2006, Number 3
Gac Med Mex 2006; 142 (3)
Frayre-Torres MJ, Sevilla-Godínez E, Orozco-Valerio MJ, Armas J, Celis A
PDF size: 485.39 Kb.
ABSTRACTObjective: To describe the trend of standardized mortality by contact with poisonous snakes and lizards in Mexico from 1979 to 2003.
Material and methods: We describe the standardized mortality trend by contact with poisonous snakes and lizards occurring in Mexico from 1979 to 2003, and report the mortality data bases from the INEGI (Instituto Nacional de Estadística, Geografía e Informática). We determined frequencies, percentages, mortality rates, standardized mortality rates and mortality relative risks with 95% confidence intervals.
Results: The general trend shows a statistically significant descent of 63.8%. The highest mortality rate within the 2000-2003 period was reported in Quintana Roo (7.47/1’000,000), Oaxaca (4.01/1’000,000), Veracruz (1.56/1’000,000), Chiapas (1.48/1’000,000), Campeche (1.43/1’000,000) and Yucatan (1.29/1’000,000). The groups with the highest risk are those older than 60 years and males.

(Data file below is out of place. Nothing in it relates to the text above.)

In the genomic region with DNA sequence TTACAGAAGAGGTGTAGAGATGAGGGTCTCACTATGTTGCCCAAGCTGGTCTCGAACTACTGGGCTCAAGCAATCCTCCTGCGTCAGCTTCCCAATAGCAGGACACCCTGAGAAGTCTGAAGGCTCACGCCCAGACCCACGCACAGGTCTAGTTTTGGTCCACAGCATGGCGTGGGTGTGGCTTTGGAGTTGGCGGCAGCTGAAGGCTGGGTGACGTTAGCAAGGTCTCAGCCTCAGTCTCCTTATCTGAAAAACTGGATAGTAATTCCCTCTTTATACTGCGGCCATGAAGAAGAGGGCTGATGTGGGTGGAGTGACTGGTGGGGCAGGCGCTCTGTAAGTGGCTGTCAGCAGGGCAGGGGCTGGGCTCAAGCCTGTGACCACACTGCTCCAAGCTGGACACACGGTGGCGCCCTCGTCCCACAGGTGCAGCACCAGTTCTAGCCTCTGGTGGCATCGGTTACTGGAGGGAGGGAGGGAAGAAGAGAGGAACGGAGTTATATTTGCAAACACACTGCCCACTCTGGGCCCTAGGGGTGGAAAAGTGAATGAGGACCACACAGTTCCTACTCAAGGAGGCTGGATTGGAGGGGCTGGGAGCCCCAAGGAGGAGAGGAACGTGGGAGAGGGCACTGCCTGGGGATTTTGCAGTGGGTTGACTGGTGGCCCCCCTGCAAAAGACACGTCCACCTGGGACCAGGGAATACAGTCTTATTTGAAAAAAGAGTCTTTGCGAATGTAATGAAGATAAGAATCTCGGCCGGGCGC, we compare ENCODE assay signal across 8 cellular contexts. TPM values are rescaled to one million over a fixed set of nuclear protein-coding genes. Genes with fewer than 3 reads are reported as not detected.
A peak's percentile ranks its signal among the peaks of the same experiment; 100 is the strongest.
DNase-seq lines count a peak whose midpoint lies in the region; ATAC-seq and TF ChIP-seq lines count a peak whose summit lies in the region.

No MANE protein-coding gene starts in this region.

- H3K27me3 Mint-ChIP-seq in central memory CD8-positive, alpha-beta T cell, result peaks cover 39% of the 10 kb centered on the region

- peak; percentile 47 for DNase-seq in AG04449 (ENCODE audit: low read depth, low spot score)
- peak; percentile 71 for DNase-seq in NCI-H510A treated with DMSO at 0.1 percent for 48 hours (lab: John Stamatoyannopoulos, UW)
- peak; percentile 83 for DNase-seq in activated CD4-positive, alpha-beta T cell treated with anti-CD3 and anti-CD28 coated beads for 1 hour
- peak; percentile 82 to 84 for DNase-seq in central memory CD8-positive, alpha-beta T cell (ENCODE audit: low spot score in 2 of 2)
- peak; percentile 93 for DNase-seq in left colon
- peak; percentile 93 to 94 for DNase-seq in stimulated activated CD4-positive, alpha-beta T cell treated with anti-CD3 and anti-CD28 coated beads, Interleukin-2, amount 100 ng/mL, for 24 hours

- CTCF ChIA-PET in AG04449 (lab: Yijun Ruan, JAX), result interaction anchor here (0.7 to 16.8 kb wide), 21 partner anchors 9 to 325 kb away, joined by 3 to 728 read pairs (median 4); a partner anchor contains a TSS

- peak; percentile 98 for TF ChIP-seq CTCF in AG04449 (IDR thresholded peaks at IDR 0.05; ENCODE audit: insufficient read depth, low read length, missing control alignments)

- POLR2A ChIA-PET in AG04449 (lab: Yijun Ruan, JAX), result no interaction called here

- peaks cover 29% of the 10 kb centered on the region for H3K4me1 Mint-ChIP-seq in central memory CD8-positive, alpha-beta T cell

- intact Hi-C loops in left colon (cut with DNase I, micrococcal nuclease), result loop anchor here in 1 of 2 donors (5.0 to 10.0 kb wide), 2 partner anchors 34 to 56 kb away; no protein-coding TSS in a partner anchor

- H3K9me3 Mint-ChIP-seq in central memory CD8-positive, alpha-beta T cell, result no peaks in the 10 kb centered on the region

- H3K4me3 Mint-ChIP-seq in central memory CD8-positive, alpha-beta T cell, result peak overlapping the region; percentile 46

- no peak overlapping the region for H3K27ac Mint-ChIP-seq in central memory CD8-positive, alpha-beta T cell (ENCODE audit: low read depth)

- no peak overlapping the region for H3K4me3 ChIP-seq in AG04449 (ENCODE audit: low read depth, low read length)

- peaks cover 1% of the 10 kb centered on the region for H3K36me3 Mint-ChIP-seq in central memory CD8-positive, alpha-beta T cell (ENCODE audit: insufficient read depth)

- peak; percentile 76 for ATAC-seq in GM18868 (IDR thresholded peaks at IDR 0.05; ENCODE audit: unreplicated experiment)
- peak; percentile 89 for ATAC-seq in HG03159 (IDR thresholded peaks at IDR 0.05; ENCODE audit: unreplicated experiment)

Conclusions: In spite of the detected decrease in mortality, the contact with poisonous snakes and lizards still is a public health problem in Mexico. As timely treatment saves lives, it is necessary to include and offer treatment in all emergency units of the country.